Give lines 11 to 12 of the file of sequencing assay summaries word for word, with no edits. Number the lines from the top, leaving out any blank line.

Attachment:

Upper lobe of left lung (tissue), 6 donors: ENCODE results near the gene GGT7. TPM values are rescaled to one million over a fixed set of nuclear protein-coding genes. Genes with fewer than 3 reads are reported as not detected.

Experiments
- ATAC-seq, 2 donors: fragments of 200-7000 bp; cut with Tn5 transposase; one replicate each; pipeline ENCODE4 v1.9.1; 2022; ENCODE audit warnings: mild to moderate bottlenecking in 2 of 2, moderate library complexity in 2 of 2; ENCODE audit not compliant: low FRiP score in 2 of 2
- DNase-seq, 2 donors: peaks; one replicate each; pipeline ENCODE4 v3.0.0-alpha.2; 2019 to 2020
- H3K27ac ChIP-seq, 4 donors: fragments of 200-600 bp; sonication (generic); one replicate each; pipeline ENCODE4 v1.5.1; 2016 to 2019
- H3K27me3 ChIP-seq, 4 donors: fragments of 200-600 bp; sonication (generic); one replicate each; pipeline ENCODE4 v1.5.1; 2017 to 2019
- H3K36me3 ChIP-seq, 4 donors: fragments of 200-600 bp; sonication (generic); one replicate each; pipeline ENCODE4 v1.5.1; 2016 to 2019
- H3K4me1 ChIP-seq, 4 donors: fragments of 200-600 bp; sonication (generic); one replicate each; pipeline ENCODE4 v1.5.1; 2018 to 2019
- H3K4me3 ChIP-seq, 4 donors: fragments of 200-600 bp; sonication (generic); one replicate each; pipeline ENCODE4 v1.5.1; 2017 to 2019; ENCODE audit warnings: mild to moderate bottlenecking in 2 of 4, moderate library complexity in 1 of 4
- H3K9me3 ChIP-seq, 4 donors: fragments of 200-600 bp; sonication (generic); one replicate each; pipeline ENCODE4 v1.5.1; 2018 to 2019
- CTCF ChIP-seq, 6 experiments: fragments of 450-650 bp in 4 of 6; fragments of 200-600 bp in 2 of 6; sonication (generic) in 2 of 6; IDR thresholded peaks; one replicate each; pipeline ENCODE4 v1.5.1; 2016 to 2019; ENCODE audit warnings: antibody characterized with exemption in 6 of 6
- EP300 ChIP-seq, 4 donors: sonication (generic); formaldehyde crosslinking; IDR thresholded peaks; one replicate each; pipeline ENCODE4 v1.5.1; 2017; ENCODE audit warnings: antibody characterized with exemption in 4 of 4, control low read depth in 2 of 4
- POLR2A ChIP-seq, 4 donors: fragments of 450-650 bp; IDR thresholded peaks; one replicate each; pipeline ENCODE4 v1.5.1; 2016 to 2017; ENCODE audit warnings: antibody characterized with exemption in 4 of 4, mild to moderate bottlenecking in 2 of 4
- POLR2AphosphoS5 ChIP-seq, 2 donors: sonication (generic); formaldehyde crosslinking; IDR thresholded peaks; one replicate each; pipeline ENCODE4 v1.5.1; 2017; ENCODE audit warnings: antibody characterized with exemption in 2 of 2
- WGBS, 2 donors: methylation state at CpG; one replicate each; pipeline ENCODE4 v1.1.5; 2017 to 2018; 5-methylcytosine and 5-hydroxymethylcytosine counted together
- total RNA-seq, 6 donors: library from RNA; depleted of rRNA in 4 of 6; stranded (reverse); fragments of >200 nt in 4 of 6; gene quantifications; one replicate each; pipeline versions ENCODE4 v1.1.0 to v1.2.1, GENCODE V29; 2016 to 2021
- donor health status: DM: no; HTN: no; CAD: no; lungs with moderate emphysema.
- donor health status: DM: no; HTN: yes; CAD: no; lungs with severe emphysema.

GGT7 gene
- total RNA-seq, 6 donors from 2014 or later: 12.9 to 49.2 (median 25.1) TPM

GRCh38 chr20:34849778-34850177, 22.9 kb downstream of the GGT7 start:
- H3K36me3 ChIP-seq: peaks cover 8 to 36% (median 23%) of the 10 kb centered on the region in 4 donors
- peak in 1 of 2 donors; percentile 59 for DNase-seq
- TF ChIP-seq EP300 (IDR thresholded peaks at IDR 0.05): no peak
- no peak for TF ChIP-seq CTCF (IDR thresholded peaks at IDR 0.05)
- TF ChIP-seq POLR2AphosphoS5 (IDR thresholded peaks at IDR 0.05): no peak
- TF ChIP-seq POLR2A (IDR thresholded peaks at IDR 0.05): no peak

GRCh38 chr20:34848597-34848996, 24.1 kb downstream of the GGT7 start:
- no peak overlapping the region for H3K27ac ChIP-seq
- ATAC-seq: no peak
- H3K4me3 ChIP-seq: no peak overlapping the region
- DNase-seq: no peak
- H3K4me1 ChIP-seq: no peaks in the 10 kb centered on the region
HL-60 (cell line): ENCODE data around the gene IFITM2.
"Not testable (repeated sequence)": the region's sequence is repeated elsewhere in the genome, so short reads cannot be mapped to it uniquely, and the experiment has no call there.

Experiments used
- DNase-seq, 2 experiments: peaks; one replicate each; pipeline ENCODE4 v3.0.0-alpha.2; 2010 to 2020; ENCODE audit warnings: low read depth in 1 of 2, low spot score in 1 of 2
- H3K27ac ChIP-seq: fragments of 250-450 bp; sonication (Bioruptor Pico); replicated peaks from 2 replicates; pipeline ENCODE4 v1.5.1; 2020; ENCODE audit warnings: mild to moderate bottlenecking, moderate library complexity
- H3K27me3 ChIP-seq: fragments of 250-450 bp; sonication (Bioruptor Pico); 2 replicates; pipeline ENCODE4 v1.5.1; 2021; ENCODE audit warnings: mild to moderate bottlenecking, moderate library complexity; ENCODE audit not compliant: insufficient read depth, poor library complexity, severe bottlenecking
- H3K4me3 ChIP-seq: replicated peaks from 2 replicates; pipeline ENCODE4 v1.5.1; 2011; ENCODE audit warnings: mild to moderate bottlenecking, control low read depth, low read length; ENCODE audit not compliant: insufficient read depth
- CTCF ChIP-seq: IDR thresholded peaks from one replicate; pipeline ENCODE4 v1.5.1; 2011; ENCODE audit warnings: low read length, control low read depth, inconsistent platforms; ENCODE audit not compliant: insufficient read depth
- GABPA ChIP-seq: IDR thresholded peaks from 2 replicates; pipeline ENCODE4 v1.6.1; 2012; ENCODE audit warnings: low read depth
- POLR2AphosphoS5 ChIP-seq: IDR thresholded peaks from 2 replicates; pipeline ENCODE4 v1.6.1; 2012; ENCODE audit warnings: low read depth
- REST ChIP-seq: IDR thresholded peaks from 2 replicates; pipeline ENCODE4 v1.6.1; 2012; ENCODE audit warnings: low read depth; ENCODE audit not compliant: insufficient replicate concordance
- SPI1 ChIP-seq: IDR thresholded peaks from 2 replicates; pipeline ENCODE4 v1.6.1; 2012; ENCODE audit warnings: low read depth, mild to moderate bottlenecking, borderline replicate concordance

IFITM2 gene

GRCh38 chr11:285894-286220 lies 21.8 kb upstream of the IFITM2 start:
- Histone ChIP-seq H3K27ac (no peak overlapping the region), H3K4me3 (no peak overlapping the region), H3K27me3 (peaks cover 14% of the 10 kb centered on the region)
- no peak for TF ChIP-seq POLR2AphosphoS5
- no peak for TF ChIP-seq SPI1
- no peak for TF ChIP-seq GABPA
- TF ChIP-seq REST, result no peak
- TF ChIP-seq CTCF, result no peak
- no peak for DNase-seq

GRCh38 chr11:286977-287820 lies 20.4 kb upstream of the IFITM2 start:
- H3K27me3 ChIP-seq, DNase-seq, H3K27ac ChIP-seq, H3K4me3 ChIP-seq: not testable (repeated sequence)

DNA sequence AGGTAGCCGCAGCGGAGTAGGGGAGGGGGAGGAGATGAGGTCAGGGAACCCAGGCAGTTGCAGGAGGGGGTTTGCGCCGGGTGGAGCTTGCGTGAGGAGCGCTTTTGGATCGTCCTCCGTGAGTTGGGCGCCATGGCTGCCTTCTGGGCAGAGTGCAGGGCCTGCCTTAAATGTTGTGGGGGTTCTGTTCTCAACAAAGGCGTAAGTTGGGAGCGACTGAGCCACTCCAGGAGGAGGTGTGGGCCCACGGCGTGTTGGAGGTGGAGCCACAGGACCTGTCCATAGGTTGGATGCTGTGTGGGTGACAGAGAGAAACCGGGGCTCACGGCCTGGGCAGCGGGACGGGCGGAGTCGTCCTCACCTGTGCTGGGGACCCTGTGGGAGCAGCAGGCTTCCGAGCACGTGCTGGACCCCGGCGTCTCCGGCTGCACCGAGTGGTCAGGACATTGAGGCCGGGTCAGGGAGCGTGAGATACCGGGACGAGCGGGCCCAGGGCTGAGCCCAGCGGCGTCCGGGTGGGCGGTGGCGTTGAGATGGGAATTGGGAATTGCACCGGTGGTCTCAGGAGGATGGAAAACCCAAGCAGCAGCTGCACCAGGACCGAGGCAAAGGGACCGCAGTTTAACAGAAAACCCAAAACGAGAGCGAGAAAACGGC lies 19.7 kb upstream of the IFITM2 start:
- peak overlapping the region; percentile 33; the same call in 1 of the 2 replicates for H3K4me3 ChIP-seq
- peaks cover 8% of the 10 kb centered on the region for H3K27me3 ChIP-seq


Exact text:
- CTCF ChIP-seq, 6 experiments: fragments of 450-650 bp in 4 of 6; fragments of 200-600 bp in 2 of 6; sonication (generic) in 2 of 6; IDR thresholded peaks; one replicate each; pipeline ENCODE4 v1.5.1; 2016 to 2019; ENCODE audit warnings: antibody characterized with exemption in 6 of 6
- EP300 ChIP-seq, 4 donors: sonication (generic); formaldehyde crosslinking; IDR thresholded peaks; one replicate each; pipeline ENCODE4 v1.5.1; 2017; ENCODE audit warnings: antibody characterized with exemption in 4 of 4, control low read depth in 2 of 4